Trying to read a child’s mind can be a headache
My daughter came out of school with a sticker on her cardigan. It said: “I bumped my head today.”
“How did you bump your head?” I asked her. She handed me a note from her book bag, which stated that she “collided with another child”.
“Oh dear,” I said. “Weren’t you looking where you were going?”
“I bumped heads with Maisie,” she explained. “She said if we ran at each other’s heads, they’d give us both a sticker. Jonny and Liam did it too.”
And therein lay the flaw in the system. In its attempt to ensure that the all-important head-bumping message made it home, the school had overlooked the fact that sticker addiction is so rampant in your average 4-year-old they will happily resort to self-harming to get one.
You often see this in education. New initiatives that spring from the best of motives fail to take into the account the mystical pathways of childhood logic. In my previous school, they decided to improve the playground. After consultations, a team was brought in to create grassy banks on which children could sit in summer.
Unfortunately, the first heavy rain turned them into mudslides: perfect for downhill racing. Within weeks, the queue at the first aid station had tripled and children wearing PE shorts while their muddy trousers dried out became a common sight. Eventually, the slopes were removed.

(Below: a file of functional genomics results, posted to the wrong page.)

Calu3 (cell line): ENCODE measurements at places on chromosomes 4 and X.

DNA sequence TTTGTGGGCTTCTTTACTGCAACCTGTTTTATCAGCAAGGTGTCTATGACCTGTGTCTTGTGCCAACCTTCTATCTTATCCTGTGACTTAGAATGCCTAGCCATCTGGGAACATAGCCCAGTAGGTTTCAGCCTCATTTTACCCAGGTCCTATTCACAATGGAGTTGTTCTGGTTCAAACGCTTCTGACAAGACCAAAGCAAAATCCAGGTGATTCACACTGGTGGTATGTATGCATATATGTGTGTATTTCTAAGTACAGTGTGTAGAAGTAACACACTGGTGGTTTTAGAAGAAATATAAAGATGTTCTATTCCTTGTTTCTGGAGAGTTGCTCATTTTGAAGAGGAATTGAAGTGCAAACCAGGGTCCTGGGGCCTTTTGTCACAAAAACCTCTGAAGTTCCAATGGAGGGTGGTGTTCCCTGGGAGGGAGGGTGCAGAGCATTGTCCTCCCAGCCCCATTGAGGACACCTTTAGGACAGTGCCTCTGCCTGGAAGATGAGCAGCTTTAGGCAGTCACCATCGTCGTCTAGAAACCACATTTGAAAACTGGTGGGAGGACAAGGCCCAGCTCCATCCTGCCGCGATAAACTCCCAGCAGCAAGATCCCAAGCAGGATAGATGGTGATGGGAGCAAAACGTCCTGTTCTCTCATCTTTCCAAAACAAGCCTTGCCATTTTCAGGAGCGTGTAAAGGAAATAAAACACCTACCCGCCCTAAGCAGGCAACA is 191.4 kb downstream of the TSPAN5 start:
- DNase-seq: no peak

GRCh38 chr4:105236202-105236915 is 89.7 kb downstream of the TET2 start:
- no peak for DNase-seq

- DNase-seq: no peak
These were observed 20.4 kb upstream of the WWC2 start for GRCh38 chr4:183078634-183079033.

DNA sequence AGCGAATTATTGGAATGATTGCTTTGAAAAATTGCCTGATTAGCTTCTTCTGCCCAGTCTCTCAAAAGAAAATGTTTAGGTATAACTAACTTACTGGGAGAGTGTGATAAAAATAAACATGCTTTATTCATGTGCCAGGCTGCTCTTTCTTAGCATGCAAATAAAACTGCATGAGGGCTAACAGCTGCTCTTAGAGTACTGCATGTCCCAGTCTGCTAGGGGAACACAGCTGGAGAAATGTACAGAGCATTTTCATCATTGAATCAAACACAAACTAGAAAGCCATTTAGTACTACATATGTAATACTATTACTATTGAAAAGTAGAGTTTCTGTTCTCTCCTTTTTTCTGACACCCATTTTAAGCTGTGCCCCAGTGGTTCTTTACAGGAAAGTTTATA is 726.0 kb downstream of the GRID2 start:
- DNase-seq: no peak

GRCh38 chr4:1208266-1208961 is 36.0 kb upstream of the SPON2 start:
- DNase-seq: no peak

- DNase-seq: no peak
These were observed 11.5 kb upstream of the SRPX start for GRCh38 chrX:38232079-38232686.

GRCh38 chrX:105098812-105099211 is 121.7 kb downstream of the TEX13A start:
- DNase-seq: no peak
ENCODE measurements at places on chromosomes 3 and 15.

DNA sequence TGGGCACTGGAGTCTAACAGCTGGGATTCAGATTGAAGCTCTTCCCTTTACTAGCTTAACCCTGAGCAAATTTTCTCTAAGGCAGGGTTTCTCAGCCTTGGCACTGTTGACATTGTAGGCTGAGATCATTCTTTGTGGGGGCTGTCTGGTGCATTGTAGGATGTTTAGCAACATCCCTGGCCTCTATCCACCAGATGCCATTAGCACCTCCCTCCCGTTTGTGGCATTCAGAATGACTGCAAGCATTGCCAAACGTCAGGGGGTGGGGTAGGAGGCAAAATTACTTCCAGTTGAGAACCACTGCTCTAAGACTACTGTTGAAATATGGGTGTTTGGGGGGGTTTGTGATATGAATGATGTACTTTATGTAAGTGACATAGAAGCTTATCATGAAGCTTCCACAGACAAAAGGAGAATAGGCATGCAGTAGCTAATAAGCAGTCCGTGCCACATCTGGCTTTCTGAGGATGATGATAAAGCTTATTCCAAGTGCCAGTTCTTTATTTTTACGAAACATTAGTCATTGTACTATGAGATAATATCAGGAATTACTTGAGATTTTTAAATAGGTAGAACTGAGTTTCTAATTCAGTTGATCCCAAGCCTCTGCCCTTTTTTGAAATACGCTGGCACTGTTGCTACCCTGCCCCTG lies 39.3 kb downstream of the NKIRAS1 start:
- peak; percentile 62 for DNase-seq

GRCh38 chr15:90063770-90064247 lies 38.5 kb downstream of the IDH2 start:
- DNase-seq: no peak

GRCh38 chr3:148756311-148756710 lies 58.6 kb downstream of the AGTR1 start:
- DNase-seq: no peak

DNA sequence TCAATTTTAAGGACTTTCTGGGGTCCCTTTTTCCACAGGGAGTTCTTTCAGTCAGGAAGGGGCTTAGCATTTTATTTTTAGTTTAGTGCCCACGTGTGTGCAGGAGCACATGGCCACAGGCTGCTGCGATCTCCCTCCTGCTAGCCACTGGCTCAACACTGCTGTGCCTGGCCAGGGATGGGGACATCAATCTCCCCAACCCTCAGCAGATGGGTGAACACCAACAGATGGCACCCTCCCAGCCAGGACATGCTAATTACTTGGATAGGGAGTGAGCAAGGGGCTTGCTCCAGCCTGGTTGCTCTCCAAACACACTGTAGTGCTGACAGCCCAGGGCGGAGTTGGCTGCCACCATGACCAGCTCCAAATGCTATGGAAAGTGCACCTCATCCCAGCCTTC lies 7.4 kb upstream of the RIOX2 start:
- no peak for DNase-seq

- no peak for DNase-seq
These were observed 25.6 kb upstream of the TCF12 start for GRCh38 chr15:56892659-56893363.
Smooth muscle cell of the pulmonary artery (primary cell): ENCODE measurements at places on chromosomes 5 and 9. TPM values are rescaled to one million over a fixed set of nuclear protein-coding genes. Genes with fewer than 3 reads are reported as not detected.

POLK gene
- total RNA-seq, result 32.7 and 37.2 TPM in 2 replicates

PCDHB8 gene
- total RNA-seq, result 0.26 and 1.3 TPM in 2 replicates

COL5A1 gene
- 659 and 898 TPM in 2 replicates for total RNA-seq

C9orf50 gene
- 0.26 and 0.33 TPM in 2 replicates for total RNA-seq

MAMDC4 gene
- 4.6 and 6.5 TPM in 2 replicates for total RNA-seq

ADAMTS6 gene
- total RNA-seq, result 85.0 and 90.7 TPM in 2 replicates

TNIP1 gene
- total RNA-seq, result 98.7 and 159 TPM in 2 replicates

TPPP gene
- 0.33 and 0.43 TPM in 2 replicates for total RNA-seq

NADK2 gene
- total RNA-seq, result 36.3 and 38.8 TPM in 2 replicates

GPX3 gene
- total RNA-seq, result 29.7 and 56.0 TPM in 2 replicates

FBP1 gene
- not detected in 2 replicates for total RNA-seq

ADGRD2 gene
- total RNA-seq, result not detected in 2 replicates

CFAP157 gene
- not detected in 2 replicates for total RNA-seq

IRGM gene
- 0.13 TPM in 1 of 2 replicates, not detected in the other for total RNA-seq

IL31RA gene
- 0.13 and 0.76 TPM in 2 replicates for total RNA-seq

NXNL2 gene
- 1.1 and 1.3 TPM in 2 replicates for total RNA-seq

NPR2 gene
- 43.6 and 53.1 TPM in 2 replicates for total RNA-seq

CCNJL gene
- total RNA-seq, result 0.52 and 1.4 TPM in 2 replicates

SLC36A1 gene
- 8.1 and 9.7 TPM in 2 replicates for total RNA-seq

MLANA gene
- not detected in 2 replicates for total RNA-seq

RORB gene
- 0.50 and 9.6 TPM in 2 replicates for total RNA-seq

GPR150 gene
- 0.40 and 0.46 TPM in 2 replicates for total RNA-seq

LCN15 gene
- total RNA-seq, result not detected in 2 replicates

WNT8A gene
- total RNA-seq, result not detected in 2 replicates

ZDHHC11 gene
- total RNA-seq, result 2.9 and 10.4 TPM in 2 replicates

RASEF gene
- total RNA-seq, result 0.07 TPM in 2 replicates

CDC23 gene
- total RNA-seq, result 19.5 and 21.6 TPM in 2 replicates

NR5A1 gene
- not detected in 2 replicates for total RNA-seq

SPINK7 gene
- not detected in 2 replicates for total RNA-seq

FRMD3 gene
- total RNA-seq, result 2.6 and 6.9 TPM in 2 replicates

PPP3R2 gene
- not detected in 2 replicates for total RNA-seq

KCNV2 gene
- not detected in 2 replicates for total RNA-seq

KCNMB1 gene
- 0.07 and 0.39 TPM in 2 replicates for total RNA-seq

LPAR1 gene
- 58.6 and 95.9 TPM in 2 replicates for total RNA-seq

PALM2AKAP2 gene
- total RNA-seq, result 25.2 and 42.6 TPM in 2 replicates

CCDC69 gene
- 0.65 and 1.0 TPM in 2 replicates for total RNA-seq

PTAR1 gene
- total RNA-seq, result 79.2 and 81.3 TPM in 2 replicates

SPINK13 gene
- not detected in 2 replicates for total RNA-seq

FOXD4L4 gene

The adults making the decisions had simply forgotten how a child sees the world; how thought processes that seem so logical to us can bend in an entirely different direction in children. I once marked RE books for 7-year-olds who had been asked, “Who wasn’t happy that the Prodigal Son had returned home?” Four had written “The fatted calf”. I only had myself to blame. I wrote the question.
The truth is, even for experienced teachers, it is not always easy to predict how pupils will respond to new things; the further removed you are from the classroom, the harder it gets.
If you have never been a teacher, yet you are still tasked with creating policy on all aspects of education, this must be even harder still.
Maybe we should just accept that, as adults (with the exception of the creators of Teletubbies and In the Night Garden), we no longer have a direct line to the inside of children’s heads, which means we’re going to get it wrong sometimes.
And when that happens: when you create a policy that penalises 5-year-olds for correcting nonsense words to real ones; when 11-year-olds have to attain a standard in writing not always demonstrated by published authors; when you follow up a promise not to introduce any last-minute assessment changes by introducing a load of last-minute assessment changes; maybe then it’s time to take a step back and rethink some stuff.
Maybe even seek the advice of a teacher or two – if only to stop us from feeling like we’re banging our heads against a brick wall.
Jo Brighouse is a primary school teacher in the Midlands